DIY Piezo Stompboxes
A Piezo stomp box is a simple, enjoyable way to add rhythm to solo music performances. The Piezo pickup acts like a microphone inside the stomp box, amplifying the rhythm and producing a sound that is surprisingly loud and rich.
The simplest type is a wedge-shaped box with a sloped top, requiring nothing more difficult than a foot-tapping motion to play. For a fuller, louder sound, you may opt for a full, box-shaped stomp box operated with a bass drum pedal.
Cut plywood to the desired stomp box dimensions. A large box produces a loud, deep sound with high levels of reverberation (reverb). A small box produces a higher tone with lower levels of reverb and volume.
- A Piezo stomp box is a simple, enjoyable way to add rhythm to solo music performances.
- The Piezo pickup acts like a microphone inside the stomp box, amplifying the rhythm and producing a sound that is surprisingly loud and rich.
Construct the box using wood glue and clamps to keep it together as you work. Keep the bottom panel of plywood to one side to have access to the inside of the stomp box to solder a Piezo pickup later. Use thin lengths of pine or softwood to create a strengthening structure inside the box. When all the elements are in place, join them together permanently using a hammer and small wood pins.
Drill a hole at the bottom of the box's back face for a 1/4-inch audio socket, using a 3/8-inch drill bit. Remove the audio socket's tightening nut, and push the audio socket through the drilled hole from the inside.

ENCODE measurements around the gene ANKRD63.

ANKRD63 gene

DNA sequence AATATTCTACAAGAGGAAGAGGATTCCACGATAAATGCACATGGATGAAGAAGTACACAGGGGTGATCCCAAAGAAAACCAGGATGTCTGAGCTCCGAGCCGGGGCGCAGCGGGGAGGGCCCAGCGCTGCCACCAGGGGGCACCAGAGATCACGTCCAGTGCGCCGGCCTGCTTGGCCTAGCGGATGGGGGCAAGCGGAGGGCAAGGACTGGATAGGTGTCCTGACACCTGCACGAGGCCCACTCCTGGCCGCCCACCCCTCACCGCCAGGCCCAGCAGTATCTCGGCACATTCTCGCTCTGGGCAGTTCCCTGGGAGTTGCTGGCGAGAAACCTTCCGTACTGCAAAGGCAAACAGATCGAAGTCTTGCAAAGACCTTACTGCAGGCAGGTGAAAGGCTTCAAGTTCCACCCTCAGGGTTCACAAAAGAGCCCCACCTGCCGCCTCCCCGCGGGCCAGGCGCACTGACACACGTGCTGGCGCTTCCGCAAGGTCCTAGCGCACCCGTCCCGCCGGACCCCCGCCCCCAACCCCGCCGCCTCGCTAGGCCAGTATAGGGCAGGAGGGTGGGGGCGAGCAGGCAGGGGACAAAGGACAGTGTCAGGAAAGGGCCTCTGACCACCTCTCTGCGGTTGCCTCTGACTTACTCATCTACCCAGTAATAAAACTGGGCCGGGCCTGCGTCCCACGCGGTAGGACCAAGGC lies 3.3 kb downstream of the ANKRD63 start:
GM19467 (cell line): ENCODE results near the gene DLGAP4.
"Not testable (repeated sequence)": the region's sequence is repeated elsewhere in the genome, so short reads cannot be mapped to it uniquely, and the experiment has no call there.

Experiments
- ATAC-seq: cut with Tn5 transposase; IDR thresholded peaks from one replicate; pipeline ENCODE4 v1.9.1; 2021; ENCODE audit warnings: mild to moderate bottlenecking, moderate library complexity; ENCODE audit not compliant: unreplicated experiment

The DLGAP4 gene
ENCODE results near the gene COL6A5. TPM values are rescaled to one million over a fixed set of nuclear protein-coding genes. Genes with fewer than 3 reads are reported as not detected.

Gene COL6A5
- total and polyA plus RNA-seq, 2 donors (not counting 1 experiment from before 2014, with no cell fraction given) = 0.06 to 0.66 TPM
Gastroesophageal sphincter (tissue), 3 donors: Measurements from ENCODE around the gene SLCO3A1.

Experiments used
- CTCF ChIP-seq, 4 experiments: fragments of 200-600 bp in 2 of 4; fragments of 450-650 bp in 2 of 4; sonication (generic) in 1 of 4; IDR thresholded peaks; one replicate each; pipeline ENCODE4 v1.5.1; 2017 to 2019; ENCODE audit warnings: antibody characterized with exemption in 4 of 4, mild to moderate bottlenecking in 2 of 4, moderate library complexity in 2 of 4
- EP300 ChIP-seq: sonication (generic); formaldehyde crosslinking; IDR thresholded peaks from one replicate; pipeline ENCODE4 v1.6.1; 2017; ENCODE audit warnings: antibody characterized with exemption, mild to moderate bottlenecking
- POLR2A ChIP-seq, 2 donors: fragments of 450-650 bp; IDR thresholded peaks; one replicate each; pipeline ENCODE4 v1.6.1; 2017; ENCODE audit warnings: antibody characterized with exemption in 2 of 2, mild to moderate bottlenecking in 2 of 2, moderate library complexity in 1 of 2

Replace the tightening nut, and tighten it fully to hold the device in place.
- Construct the box using wood glue and clamps to keep it together as you work.
- Remove the audio socket's tightening nut, and push the audio socket through the drilled hole from the inside.
Mount the Piezo pickup on the inside the box's striking surface according to the pickup manufacturer's instructions. Solder the pickup's wire to the connectors on the audio jack. Tape it to the inside of the box to prevent it from making unwanted noise.
Test the box by plugging it into a guitar amplifier with a 1/4-inch audio cable. When you are happy with the sound, attach the box's bottom surface to the rest of the box using wood screws so that you can easily access the electronics inside the box if you need to adjust them.
Cut carpet to the same size as the box's top or front striking surface, and attach the carpet to the box using evenly spaced wood pins at the edges.
- Experiment with the pickup's position inside the box. Changing the position produces subtle changes in tone and sound quality.
- Carpet muffles and deepens the stomp box's sound. Carpeting only one-half of the striking surface allows you to change between a muffled and non-muffled sound.
- Adding a sound hole to the back of a large stomp box allows the sound to carry farther.
- You may build a stomp box from any wooden box, such as a cigar box.
Following the completion of an English degree and NCTJ qualification, Anthony Crowley worked for four years as journalist on the busy news desk of the "Tameside Reporter" newspaper. He went on to work as Press and Media Advisor for a prominent housing association before entering the exciting world of freelance work.